Why TikTokers Want You To Embrace Your Cringe
Nothing is embarrassing.
Everyone has a different definition of cringe. For some, you’re cringe if you laugh too loud, try too hard at your hobby, or dance with abandon in a public place while filming a TikTok. Cringe is embarrassing, and it’s something you’re supposed to avoid at all costs for the sake of fitting in. But what if you didn’t care?
Folks on TikTok are leaning into the cringiest parts of themselves as a way to fully embrace their awkward side. “Embrace the cringe” has over 24 million views on the app, and the message is basically this: Nothing’s actually embarrassing. If you allow yourself to be cringe, it almost supersedes shame. Not only do you get to feel more authentic, but people tend to react differently when you fully accept yourself. That’s why it’s also a way to shed bad friends — aka the ones who don’t appreciate your full self.
While embracing your cringe is way easier said than done, it’s super refreshing that it’s an option — and a popular one at that. It’s about recognizing that you don’t have to feel embarrassed or awkward nearly as often as you think. Here’s why.
Embracing Your Cringe
“Finding yourself and knowing who you are can really be about experimenting with different experiences,” Gabriella Giachin, LMSW, a therapist with New York City Psychotherapy Collective, tells Bustle. “Being afraid to do that because of fear of judgment and fear of being cringe can hold you back from really engaging in and embracing your true self.” It’s why it’s OK to be bad at a hobby, experiment with fashion, or try something new and fail.
No one’s paying that much attention anyway — they’re all concerned with what they’re doing. If you trip on the sidewalk or get caught listening to your most uncool playlist, chances are no one will notice, remember, or care. And if they do, they aren’t for you.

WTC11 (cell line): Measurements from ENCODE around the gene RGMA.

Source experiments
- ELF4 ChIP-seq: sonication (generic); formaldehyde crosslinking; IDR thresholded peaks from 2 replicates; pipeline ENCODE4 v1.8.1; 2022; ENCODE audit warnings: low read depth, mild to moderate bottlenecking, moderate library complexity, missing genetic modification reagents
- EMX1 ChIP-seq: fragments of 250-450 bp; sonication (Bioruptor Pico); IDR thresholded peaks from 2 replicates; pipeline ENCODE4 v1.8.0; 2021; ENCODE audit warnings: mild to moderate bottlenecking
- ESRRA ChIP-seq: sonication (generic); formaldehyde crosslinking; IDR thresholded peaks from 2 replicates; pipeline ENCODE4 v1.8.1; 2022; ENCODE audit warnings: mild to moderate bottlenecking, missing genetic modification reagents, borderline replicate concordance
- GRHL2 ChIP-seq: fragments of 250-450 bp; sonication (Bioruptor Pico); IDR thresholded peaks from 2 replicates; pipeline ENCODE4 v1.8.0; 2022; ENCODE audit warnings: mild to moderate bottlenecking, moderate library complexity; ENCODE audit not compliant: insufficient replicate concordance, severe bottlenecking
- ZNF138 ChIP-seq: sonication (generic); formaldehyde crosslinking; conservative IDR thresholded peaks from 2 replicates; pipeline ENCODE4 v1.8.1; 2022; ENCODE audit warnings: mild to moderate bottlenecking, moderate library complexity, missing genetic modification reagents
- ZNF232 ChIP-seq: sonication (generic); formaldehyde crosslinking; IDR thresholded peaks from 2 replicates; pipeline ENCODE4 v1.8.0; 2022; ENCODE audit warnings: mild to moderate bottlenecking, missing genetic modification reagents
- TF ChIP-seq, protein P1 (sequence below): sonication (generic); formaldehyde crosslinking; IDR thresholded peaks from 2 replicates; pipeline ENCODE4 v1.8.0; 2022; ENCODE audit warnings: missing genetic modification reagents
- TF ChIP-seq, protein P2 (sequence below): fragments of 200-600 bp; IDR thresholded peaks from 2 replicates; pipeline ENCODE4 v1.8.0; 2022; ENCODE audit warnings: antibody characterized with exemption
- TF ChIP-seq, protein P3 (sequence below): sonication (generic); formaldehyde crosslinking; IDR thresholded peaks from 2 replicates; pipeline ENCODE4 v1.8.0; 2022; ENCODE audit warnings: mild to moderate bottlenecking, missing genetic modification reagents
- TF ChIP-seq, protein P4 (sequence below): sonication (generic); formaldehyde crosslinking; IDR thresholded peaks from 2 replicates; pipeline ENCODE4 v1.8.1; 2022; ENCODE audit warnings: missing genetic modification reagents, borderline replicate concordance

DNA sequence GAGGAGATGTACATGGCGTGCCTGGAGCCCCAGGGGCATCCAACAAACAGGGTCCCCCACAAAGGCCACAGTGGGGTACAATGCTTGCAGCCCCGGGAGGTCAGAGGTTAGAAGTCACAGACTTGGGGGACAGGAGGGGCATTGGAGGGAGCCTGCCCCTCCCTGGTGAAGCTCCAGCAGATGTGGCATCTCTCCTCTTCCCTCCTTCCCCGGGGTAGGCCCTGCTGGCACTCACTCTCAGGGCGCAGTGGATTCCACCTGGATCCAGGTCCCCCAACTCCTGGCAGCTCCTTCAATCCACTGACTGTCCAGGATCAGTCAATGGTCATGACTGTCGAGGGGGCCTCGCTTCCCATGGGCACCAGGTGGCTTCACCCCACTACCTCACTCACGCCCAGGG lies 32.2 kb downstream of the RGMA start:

A cringe-y life is a fun life — and it can also bring good things your way. TikTok creator @sarahgullix talks about embracing her cringe all the way into the modeling field. As a kid, she’d do “cringeworthy” photoshoots because she wanted to be a model. People would laugh, but, by not letting other people’s opinions hold her back, she found herself in her dream career.
Who knows — being your authentic self might even inspire someone else. “There’s a much more common dialogue about normalizing the differences in each individual and the negative impacts of alienating other people for their interests,” Giachin says. “This dialogue, both online and in person, has helped people be able to embrace the parts of themselves and their interests that they may have previously hidden or suppressed.”
Of course, if you decide to stop caring about what others think, you do run the risk of rejection, Giachin says. It’s why you might not be your full cringe self at work or on a first date. But there’s something to be said for flying your cringe flag so that others can flock to it.
“When risking rejection, you’re creating space for people who will truly embrace you and accept you for who you are, and it therefore fosters truer, more genuine friendships where you can find support in all areas of life,” she says. Reason number 5,386 to be more cringe: You might just find your people.
Go ahead and post that unhinged meme. Allow yourself to learn how to skateboard, even though you’re probably going to eat it on the sidewalk. Wear the colorful outfit you’ve been planning and walk down the street without a care. If anyone reacts, so what? As creator @clotildademauro says, “Let them f*cking cringe.”